One last note. In a recent issue of Cooks Illustrated, they used vodka as a tenderizer (don't worry, at a high temperature the alcohol bakes out). I have only tried it once so I have no real conclusion at this point. I will address it at some point. If you choose to use this method, use 1/2 vodka and 1/2 water. Let me know how it turns out.

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Friday, December 5, 2008

Thai Essence

With the holidays in full swing, I will be posting probably once a week until I head for vacation the last week of December. Anything I post after today will be geared towards the holidays and some great recipes I love to make.


As promised, another restaurant review. This time of Thai Essence, the new restaurant that opened near where I work. I went in a few weeks after it opened, and I think since then I have been back 5 or 6 times. It's that good.


First, as seems to be a requirement, I have to talk about the setting. Simple, nice art, quiet place (It is considered upscale, though kid friendly), and they have comfy chairs. I do not like the new trend of uncomfortable seating in places to eat, so this was a welcome change. The staff is also super friendly and service is great. They also do takeout (usually in less than 10 minutes).


I have sampled various dishes in my visits to Thai Essence, and I cannot quite pick a favorite. They have the usual fare of noodles, satay, and curries (side note: I love that Thai restaurants have curries that are different than their Indian dish cousins. Yet funny enough, curries are English because of the availability of dried spices from English colonies. Cool!) Their pad Thai is excellent with a good simple sauce and lots of veggies and peanuts. My fiancée gets it every time, and raves about it just as much. Their pad see ew is freaking awesome, and I tend to get that almost every time I go there. A thicker noodle that is cooked in a pan almost to a crust, I could eat it three times a day. I have also tried their soup, which is a ridiculous amount of food and broth goodness. Any time I have gone to eat here, everyone in my party has loved their dish. The food is always fresh and hot (and spicy if you want it) and they have a great variety of dishes. It is also really good bargain, with lunch being an absolute steal.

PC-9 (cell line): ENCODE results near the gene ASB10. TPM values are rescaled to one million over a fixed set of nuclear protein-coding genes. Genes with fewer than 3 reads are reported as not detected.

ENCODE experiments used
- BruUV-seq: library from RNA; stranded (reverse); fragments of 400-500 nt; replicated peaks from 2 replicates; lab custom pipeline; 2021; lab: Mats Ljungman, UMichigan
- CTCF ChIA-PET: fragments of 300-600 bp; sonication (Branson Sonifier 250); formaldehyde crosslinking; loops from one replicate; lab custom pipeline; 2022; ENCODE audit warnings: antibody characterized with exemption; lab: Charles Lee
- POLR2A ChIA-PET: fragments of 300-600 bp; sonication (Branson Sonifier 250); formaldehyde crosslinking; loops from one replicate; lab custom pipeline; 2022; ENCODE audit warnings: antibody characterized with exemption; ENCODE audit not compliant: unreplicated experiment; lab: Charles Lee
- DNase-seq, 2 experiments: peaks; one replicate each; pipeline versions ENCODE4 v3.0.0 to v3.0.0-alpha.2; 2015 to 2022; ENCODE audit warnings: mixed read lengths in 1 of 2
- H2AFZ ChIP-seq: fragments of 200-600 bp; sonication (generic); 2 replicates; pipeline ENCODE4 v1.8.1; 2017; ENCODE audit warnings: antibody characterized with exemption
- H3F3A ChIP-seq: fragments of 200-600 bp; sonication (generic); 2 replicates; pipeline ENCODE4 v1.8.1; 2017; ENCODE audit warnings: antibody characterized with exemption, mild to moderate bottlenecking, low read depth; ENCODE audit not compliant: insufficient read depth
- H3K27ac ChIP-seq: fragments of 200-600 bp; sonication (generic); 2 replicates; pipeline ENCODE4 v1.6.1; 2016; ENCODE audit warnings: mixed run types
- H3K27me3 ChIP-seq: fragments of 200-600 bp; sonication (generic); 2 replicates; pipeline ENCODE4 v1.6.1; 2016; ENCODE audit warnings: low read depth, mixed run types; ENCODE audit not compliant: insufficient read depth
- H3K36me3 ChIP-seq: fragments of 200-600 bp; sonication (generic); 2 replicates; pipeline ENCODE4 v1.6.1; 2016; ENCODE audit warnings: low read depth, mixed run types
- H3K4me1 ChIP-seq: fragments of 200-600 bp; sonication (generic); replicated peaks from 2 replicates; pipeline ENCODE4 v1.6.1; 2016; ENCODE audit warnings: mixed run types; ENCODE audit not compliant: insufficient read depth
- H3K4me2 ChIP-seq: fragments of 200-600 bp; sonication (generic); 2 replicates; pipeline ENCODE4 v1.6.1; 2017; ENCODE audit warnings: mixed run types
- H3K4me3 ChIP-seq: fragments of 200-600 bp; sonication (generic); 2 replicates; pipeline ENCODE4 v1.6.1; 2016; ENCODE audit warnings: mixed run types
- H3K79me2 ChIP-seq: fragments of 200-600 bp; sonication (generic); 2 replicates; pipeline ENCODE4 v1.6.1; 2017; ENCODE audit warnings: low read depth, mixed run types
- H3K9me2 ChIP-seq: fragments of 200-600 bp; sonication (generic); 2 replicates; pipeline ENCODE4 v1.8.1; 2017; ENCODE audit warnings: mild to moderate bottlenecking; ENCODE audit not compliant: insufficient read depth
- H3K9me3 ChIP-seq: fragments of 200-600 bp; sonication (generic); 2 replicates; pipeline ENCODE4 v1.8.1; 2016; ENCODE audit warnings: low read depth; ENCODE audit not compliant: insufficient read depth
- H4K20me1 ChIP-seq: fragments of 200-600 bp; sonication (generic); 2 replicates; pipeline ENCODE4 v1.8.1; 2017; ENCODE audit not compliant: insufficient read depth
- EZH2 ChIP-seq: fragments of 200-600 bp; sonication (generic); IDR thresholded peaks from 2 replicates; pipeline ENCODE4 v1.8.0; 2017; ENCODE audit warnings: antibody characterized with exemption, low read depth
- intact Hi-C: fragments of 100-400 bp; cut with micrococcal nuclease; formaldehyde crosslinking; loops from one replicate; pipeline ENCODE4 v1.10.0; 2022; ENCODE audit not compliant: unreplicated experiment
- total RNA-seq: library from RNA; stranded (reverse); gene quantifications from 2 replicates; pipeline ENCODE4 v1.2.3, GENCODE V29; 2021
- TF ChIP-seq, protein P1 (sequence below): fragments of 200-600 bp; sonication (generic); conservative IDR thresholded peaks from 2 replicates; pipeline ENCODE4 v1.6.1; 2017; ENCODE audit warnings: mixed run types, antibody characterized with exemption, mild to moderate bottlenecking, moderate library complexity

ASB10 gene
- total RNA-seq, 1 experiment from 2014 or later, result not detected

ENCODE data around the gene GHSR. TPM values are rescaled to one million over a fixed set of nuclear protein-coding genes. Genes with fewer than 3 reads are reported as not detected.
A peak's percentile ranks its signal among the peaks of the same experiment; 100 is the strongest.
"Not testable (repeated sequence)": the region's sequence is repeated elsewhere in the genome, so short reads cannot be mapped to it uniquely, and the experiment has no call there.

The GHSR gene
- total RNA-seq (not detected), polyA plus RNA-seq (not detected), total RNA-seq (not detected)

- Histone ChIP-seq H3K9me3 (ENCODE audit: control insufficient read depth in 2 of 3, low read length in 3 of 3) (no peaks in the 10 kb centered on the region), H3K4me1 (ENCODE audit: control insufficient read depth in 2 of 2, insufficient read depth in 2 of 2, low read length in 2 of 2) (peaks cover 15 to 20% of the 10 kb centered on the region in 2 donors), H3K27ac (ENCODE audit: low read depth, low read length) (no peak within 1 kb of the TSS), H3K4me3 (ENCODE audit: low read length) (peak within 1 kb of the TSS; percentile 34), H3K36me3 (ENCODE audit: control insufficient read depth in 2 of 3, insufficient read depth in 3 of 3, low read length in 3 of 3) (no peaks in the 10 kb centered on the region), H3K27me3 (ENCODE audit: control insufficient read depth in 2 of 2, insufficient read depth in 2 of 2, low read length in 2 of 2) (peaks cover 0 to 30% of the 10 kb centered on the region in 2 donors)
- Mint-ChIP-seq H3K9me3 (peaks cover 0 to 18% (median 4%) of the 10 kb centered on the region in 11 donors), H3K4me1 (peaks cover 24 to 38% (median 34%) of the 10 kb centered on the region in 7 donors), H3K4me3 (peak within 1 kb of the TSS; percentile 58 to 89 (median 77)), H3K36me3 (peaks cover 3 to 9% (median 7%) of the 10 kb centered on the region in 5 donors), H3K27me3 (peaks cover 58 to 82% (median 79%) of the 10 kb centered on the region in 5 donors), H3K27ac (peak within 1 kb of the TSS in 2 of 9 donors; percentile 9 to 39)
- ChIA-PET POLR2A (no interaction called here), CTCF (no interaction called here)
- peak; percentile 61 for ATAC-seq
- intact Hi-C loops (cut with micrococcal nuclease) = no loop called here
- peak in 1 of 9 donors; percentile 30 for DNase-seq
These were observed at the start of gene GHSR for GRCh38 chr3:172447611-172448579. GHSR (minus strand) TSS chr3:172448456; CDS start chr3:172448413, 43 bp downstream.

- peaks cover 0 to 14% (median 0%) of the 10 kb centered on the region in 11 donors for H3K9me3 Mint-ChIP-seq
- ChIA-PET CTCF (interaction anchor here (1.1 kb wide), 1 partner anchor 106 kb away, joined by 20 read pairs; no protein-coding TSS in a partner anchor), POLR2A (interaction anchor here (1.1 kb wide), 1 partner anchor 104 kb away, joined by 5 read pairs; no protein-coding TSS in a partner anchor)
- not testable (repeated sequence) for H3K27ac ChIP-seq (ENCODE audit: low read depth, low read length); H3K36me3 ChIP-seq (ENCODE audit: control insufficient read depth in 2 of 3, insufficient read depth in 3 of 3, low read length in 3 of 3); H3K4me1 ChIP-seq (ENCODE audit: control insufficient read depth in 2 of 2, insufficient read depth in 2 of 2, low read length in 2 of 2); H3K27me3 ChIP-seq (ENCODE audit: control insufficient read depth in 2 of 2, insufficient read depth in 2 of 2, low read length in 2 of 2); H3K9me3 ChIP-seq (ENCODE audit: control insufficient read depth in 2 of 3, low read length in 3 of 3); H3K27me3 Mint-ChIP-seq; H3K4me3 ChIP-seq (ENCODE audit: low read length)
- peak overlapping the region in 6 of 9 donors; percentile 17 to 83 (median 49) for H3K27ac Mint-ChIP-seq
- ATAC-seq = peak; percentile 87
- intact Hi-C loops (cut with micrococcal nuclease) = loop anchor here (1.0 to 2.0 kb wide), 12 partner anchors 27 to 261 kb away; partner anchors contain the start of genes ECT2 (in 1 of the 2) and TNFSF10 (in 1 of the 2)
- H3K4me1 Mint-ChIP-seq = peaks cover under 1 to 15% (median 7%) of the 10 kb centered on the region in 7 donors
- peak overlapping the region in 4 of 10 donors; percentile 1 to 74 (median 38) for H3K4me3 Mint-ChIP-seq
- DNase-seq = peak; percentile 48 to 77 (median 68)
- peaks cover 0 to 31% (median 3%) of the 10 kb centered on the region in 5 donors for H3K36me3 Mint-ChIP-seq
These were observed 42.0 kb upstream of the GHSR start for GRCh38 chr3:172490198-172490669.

So the end point here? Go eat there. Now. You will not find better Thai food within 50 miles.

Thai Essence
1534 Win Hentschel Blvd
West Lafayette, IN 47906

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Monday, November 24, 2008

Turkey Day

With Thanksgiving coming up and the holidays steamrolling themselves into retail stores everywhere, I feel this is a good time to talk turkey. For years we were all exposed to the same thing, dried out turkey with a lot of stuffing and not a lot of flavor. I admit it, my family admits it, and my friends admit it. We tried all sorts of things. Big needles, lots of butter, and aluminum foil could not help us. But I have learned a few things since then, and I hope that sharing them will result in better turkeys on dinner tables around the globe.

First off, go get a thermometer. I wrote an early post about them, and this is one of their prime applications. Ovens vary, birds vary, and people vary. Thermometers do not lie. It will single handily improve your bird two fold.


Third, all must rest. All meats, when cook, continue to cook after being removed from the heat. This is called carry over, and a turkey can go from5-10 degrees further once removed from the oven.

Third, stop stuffing it. My mother disagrees with me, but fact is, stuffing ruins turkeys. It causes the turkey to take a lot longer to cook (this is because the stuffing needs to reach the same temperature as the turkey to make it safe) and the turkey is usually 15-20 degrees over what it needs to be when you pull it out. So skip the stuffing and make something on the side. Im sorry, I know stuffing is awesome, but there are plenty of good alternatives out there that will let you keep the turkey moist. But since my mom does not listen to me, I have learned to work around this. Stuffing a turkey will lead to great stuffing and can lead to a good bird if you follow the other steps (especially the next one).

Lastly, and maybe the most revolutionary, is the brine. By brining the turkey overnight you can keep it moist, add flavor, and bullet proof it from your oven. Just like with pork, a turkey can take on a whole new life if brined.

I have included the Good Eats turkey below (my favorite), but a simple brine of sugar, salt, and water will also do in a pinch. I hope you all have a great Thanksgiving.

The Good Eats Turkey

  • 1 (14 to 16 pound) frozen young turkey

For the brine:

  • 1 cup kosher salt
  • 1/2 cup light brown sugar
  • 1 gallon vegetable stock
  • 1 tablespoon black peppercorns
  • 1/2 tablespoon allspice berries
  • 1/2 tablespoon candied ginger
  • 1 gallon iced water

For the aromatics:

  • 1 red apple, sliced
  • 1/2 onion, sliced
  • 1 cinnamon stick
  • 1 cup water
  • 4 sprigs rosemary
  • 6 leaves sage
  • Canola oil

Directions

Combine all brine ingredients, except ice water, in a stockpot, and bring to a boil. Stir to dissolve solids, then remove from heat, cool to room temperature, and refrigerate until thoroughly chilled.